But, somehow, this is a good movie. There is something about the fact that the movie takes place in space which sets it apart from other movies in the genre. Despite the fact that the movie is chock full of Green Lanterns, this doesn't real like a superhero flick. It feels more like a science-fiction movie. The action in the movie is nearly non-stop and Director Lauren Montgomery keeps things moving along at a very nice pace. The 77-minute movie flies by and is never boring. Of course, even the greenest (pun intended) viewer is going to see the plot twists coming, but the movie is still engaging.
Compared to recent entries likeWonder Woman and Hulk VS, Green Lantern: First Flight is a true leap ahead. The PG-13 rated movie doesn't hold back on the action, and it may be too violent for younger kids. I can't say if fans of the comics will like the movie, but anyone who likes science-fiction action will get a kick out of the first flight.
Green Lantern: First Flight makes crazy things with a ring on Blu-ray Disc courtesy of Warner Home Video. The film has been letterboxed at 1.78:1 and the Disc contains a VC-1 1080p HD transfer which runs at an average of 20 Mbps. The image is incredibly sharp and clear, showing no grain and no defects from the source material. The colors look fantastic -- they are very rich and never bleed together. The image is never overly dark or bright. The picture simply has a great crispness which really brings the action to life. The Disc offers a Dolby TrueHD 5.1 which runs at 48 kHz and an average of 2.0 Mbps. The transfer delivers clear dialogue and sound effects. The stereo effects are very good and show very nice separation. The surround sound during the action scenes is quite impressive, as the Green Lanterns fly past us. The subwoofer effects during the explosions don't rattle the walls, but they are effective.
The Green Lantern: First Flight Blu-ray Disc contains an odd assortment of extras. In "Green Lantern: Behind the Story with Geoff Johns" (9 minutes) comic book writer Johns (who did not write this movie) discusses his career and his views on Green Lantern. "I Am the Ring" (22 minutes) gives an overview of the Green Lantern character while also examining how themes and ideas in the story relate to ancient tales and symbols. We get an examination of the film's villain in "In Brightest Day, In Blackest Night: The Green Lantern Corps: Sinestro" (4 minutes). "The Guardians of the Universe" (4 minutes) delves into the mentors of the Green Lanterns. "Blackest Night: Inside the DC Comics Event" (9 minutes) looks at an upcoming Green Lantern storyline from the comics. We get an episode of Duck Dodgers "The Green Loontern", as well as five episodes of Justice League which focus on Green Lantern. The remainder of the extras are featurettes from or about other DC animated movies.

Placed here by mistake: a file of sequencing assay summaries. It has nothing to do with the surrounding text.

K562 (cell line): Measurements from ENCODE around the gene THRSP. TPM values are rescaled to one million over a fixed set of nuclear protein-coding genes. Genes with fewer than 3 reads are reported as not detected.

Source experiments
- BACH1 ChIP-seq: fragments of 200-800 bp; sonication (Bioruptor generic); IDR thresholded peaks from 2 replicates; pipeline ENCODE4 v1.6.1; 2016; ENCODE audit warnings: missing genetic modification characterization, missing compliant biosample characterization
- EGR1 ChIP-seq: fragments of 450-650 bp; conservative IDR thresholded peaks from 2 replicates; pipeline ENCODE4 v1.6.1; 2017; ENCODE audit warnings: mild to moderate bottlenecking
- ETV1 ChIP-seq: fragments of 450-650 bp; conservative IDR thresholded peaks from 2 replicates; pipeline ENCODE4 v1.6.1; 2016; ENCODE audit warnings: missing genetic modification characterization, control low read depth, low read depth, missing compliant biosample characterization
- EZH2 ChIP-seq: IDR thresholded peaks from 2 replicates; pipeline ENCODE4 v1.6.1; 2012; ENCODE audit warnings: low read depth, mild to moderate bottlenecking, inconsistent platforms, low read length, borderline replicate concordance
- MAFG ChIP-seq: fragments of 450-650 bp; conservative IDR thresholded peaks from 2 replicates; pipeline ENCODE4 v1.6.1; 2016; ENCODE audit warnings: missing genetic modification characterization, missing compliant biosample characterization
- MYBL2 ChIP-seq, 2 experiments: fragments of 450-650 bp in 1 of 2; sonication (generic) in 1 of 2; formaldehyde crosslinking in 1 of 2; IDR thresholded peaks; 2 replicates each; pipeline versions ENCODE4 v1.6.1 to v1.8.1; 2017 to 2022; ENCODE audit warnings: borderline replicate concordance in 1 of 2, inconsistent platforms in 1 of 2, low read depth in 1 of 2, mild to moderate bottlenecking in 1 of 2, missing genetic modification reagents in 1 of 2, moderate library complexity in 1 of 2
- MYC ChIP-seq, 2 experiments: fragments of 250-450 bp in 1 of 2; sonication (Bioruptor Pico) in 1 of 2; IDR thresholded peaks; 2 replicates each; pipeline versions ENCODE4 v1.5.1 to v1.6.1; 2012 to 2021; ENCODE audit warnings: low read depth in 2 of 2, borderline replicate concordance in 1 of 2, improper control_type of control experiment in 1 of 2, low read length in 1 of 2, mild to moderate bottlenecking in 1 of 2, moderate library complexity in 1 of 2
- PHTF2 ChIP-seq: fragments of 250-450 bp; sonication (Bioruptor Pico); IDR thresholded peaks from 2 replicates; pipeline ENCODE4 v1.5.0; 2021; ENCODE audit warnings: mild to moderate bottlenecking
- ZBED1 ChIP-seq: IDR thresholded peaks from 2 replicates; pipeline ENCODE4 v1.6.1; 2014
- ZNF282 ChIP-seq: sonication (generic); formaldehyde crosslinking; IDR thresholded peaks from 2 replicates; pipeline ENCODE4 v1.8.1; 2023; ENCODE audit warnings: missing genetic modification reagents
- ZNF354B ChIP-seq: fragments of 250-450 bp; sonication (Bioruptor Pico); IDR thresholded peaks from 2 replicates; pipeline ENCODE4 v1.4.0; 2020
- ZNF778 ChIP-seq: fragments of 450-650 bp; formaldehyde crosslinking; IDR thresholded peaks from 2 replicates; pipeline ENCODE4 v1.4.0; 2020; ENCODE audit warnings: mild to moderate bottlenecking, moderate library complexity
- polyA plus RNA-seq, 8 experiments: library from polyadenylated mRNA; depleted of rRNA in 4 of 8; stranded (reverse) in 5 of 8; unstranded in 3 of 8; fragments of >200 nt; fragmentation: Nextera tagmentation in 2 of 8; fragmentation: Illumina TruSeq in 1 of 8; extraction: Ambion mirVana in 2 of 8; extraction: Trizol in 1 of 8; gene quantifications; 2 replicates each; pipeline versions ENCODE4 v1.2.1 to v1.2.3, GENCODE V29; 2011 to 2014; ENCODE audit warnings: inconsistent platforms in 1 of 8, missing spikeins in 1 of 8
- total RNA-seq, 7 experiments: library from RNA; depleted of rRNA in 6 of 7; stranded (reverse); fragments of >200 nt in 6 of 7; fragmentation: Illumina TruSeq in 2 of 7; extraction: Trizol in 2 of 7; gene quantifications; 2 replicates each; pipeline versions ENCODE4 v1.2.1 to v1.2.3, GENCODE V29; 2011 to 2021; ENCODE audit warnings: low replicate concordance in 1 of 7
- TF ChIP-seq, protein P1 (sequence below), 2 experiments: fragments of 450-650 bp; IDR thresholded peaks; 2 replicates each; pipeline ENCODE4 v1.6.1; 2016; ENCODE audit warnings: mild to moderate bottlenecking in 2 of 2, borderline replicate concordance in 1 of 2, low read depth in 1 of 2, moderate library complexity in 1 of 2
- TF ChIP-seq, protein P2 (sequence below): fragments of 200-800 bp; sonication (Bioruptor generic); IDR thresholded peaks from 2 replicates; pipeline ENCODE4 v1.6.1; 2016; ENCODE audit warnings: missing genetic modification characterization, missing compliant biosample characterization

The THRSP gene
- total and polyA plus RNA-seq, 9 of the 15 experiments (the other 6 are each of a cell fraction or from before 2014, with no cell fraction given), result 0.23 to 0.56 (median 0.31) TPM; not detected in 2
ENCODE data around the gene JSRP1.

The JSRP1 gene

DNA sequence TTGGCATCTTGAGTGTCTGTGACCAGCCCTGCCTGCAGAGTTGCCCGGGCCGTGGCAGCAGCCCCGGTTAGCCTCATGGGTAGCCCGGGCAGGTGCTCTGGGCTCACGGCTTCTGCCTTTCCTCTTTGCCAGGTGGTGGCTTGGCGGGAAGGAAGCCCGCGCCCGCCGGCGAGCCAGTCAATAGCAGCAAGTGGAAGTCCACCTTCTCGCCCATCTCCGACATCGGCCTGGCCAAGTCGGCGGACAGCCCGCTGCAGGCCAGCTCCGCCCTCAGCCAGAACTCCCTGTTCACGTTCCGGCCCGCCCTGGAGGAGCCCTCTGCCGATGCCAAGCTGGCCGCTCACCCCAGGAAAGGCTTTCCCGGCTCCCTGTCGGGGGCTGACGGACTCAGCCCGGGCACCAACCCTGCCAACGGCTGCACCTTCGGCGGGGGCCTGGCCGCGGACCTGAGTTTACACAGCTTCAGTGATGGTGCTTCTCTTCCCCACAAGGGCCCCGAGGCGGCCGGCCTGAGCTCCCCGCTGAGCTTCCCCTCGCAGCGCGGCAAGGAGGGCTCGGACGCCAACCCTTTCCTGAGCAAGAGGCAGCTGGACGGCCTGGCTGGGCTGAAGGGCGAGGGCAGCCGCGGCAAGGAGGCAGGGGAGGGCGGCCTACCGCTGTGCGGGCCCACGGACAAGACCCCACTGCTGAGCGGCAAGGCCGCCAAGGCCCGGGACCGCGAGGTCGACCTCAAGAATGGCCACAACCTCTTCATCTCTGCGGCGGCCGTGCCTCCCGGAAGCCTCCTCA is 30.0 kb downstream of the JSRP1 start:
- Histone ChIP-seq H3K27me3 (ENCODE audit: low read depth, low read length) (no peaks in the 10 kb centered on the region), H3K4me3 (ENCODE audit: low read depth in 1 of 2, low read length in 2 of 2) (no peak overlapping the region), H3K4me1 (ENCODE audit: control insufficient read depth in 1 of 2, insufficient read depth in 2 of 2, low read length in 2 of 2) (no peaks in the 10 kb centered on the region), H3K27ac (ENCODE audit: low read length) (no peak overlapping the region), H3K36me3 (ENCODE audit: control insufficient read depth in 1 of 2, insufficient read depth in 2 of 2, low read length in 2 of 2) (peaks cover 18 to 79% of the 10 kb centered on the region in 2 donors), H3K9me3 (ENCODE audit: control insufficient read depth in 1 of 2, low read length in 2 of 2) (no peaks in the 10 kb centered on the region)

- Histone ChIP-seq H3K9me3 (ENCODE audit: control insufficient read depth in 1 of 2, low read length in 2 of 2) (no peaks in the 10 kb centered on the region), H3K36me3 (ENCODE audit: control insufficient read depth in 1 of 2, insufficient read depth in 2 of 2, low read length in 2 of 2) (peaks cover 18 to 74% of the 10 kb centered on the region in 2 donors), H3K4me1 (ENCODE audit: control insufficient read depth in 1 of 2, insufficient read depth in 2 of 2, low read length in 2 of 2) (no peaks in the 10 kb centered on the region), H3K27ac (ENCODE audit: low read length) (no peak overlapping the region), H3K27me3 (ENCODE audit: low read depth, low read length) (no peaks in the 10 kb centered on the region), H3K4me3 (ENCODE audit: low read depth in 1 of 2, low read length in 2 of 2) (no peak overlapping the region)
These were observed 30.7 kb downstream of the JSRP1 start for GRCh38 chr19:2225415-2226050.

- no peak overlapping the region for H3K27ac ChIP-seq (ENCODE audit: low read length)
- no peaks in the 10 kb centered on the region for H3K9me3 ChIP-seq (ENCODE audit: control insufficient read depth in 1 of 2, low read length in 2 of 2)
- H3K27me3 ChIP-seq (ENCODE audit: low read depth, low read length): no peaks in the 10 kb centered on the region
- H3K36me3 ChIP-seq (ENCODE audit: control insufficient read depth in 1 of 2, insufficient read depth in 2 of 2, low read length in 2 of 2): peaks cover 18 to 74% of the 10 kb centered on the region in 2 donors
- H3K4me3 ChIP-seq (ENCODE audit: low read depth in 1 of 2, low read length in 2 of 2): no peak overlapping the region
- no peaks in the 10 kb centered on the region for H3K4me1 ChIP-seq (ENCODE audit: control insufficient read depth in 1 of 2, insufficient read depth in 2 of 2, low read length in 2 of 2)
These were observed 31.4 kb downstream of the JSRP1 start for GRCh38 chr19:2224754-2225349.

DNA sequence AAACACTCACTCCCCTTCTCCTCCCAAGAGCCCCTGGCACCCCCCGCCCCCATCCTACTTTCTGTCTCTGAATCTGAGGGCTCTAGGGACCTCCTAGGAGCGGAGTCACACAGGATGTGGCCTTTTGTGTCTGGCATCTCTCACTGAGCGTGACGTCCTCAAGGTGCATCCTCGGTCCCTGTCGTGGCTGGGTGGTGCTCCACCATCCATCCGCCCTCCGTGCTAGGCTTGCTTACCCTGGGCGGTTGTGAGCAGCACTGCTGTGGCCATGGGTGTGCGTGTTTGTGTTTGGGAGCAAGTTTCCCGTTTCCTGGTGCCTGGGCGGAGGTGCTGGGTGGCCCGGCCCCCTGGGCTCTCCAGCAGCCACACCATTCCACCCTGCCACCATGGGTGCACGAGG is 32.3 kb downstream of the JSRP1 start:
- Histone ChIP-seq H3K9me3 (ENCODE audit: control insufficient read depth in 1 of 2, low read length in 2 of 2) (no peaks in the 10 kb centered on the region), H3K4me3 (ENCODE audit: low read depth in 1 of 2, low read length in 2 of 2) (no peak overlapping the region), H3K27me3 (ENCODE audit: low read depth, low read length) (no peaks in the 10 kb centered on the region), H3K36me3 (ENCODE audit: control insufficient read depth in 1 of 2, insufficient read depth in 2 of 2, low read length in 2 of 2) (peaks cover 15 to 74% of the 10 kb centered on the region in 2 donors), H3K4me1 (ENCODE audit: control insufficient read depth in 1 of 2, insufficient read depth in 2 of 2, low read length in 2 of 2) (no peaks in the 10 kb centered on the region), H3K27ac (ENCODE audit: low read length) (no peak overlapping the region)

Warner Home Video has also brought Green Lantern: First Flight to DVD.
The film has again been letterboxed at 1.78:1 and the transfer is enhanced for
16 x 9 TVs. The image is sharp and clear, showing no grain or defects from the
source material. The image is somewhat fuzzy when compared to the Blu-ray Disc,
and the picture is not quite as sharp. The colors do look fine however, and the
action never gets lost in the blackness of space. I did note some mild
stuttering in the animation. The DVD has a Dolby Digital 5.1 audio track which
delivers clear dialogue and sound effects. The stereo effects are good, and are
nicely detailed. The surround sound effects are good as well, showing good
spacing as the action moves from the front to the rear. The bass effects are
effective, but not overwhelming.
The single-disc edition DVD contains only "Blackest Night" and the featurettes from the other animated movies.
Review Copyright 2009 by Mike Long